Romney’s path to victory goes through Florida, Ohio and Virginia

Mitt Romney has one clear route to victory on Nov. 6: In addition to winning all the states we know he will win, he has to capture Florida, Virginia, Ohio and at least one of five other swing states.

It's very possible Romney will win more than that. Our model of presidential elections, for example, has him with a 17.2 percent chance of winning Pennsylvania. Were he to manage that, however, it would almost certainly be part of a national landslide in his favor that includes most of the swing states. While I'm sure the Romney campaign would be delighted to win Pennsylvania, if it manages that it will be because Romney won far more than the 270 electoral votes he needed.

Here is where things stand today:

According to the Signal's election model, which combines polling, prediction markets and historical data, there are 18 states that will definitely vote for Romney and 13 that will definitely vote for Obama.

There are six additional states in each camp that have at least an 80 percent chance of going for the leading candidate.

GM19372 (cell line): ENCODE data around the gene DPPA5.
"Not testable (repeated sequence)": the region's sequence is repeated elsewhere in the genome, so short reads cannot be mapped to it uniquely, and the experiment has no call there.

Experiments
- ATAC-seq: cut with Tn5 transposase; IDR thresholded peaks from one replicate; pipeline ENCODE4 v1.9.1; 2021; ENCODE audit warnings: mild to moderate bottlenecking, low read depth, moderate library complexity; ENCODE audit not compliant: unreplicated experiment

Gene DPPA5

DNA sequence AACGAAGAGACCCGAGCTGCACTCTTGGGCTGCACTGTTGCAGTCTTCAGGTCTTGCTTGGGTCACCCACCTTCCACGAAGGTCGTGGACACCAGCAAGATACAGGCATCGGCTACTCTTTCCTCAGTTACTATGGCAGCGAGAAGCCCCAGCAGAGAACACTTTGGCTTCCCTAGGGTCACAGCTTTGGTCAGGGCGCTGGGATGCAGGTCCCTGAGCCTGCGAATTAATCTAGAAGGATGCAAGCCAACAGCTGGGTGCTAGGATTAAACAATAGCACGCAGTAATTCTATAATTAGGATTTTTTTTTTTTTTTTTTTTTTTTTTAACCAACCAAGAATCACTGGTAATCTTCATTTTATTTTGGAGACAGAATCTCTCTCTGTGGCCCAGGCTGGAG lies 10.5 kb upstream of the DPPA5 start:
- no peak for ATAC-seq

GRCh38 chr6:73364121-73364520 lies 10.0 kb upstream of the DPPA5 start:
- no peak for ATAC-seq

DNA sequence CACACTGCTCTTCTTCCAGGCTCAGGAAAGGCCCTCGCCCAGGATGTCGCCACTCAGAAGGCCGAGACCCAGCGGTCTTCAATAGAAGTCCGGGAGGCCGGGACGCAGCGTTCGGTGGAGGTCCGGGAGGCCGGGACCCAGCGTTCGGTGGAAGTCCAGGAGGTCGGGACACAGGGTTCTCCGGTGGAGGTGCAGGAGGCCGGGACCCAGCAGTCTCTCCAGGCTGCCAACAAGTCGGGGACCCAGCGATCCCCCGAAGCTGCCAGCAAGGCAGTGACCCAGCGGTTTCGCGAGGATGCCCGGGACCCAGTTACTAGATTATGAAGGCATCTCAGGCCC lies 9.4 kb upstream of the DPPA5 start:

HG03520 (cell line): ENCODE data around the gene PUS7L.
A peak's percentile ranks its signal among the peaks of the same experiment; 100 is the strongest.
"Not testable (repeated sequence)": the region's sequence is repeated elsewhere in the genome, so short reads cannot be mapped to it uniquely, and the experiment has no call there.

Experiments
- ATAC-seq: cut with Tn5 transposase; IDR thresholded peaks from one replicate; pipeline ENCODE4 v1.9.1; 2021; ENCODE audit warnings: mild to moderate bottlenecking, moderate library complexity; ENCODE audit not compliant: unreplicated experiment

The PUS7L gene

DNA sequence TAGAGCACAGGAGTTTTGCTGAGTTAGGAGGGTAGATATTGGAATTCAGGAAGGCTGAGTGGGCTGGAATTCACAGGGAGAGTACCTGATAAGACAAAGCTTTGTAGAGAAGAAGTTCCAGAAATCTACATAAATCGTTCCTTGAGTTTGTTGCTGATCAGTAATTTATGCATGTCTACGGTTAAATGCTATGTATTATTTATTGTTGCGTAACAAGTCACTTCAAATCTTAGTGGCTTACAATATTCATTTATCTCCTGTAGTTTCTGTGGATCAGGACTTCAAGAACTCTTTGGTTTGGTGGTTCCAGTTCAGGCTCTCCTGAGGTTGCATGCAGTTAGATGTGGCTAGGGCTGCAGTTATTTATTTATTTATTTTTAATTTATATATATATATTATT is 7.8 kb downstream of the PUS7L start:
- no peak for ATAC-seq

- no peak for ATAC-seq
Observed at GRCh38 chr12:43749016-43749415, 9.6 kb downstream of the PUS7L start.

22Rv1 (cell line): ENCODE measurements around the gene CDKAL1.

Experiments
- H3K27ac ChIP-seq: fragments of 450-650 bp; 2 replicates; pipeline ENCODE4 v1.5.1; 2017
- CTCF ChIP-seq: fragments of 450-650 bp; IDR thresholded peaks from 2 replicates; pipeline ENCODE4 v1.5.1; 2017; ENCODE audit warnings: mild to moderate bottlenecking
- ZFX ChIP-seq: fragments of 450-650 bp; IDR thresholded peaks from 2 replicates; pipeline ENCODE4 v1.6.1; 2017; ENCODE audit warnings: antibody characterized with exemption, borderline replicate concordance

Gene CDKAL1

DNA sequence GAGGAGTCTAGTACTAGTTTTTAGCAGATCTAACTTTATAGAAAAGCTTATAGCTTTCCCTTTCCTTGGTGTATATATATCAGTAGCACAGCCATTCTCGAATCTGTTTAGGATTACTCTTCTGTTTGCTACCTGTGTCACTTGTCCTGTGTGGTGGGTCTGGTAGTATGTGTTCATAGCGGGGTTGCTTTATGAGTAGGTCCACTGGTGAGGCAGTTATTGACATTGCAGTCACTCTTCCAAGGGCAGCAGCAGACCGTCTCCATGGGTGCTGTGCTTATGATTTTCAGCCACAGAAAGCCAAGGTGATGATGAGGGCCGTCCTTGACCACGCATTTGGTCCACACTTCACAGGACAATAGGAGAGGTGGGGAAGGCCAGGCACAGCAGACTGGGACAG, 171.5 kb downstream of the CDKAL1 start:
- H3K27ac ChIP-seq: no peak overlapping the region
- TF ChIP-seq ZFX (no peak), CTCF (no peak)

In those 12 heavily leaning states, it is very possible that Romney or Obama can pick off one. It is nearly impossible that one of these states will decide the election.

This leaves eight states, worth 95 electoral votes, in play. Without those states, Obama has 237 electoral votes to Romney's 206 electoral votes. A candidate needs 270 votes for victory, so Obama needs 33 more and Romney needs 64 more to win.

If Romney can capture Florida, Virginia, and Ohio—the three swing states he's most likely to win—he will come within four votes of the magic number. At that point, he would need any one of the other swing states: New Hampshire and Iowa are the most likely, both near 55 percent for Obama. While Romney's running mate, Paul Ryan, hails from Wisconsin, the polls there have consistently favored Obama by about 4 percentage points. Data from the past 10 elections has demonstrated again and again that vice-presidential home state bumps are negligible.

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David Rothschild has a Ph.D. in applied economics from the Wharton School of Business at the University of Pennsylvania. Follow him on Twitter @DavMicRot and email him at